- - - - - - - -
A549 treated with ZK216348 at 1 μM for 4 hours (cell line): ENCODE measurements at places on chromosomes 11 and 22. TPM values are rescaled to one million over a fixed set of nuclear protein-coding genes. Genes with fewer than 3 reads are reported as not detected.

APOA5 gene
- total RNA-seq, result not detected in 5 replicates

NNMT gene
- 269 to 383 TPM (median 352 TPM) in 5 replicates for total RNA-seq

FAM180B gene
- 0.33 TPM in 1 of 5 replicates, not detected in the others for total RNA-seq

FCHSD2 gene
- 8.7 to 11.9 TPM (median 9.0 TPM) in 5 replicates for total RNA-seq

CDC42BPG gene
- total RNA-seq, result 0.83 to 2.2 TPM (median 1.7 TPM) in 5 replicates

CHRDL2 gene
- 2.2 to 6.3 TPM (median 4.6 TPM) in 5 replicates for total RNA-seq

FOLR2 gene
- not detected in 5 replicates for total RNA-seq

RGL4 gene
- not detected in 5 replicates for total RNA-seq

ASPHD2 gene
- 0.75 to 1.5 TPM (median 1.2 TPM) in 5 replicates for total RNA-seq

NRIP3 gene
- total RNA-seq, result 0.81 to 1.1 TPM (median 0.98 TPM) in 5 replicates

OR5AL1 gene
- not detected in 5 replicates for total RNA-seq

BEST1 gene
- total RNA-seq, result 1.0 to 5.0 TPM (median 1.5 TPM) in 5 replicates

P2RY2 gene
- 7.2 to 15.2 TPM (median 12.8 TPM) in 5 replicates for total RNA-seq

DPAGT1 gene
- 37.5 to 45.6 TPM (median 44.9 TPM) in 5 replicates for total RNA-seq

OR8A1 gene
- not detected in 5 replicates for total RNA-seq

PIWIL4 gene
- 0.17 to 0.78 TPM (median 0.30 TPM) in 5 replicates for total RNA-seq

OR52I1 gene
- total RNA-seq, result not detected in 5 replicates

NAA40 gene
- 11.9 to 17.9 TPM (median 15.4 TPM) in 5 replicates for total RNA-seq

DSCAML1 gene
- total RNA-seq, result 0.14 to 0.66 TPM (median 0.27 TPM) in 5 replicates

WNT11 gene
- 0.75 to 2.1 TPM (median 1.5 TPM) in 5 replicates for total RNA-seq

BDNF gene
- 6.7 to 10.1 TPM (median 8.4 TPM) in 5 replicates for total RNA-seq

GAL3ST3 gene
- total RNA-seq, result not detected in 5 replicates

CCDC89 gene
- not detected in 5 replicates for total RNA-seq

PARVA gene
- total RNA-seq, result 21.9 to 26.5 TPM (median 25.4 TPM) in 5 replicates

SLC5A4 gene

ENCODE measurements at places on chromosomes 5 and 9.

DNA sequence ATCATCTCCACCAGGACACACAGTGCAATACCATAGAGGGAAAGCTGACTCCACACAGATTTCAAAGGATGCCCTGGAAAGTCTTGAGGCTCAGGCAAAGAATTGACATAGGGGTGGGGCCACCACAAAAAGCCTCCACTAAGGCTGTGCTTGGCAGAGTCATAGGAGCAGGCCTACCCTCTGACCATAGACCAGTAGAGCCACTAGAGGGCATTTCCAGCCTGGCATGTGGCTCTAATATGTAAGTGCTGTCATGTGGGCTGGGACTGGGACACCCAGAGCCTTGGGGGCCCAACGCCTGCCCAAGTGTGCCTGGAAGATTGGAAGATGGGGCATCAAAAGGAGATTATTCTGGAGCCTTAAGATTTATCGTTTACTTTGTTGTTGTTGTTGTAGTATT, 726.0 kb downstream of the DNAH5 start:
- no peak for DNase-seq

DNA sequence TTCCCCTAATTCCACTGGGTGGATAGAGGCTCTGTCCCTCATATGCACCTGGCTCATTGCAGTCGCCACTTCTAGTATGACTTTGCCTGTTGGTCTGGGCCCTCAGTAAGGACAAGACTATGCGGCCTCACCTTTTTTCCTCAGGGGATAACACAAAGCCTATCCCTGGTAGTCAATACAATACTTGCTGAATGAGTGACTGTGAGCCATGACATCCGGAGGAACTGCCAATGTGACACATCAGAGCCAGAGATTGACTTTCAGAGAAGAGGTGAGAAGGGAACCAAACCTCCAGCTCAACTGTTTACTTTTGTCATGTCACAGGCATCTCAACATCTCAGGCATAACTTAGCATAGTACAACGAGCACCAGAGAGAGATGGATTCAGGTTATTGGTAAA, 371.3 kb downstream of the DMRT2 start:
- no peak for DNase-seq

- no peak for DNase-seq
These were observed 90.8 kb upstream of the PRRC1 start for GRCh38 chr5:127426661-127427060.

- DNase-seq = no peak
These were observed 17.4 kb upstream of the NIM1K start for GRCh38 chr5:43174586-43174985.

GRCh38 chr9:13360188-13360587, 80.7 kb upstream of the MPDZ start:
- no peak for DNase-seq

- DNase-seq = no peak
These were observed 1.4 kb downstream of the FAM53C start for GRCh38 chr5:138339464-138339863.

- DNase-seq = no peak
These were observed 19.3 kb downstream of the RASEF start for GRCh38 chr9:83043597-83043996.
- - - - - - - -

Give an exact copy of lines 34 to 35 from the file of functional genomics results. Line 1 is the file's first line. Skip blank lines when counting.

OR52I1 gene
- total RNA-seq, result not detected in 5 replicates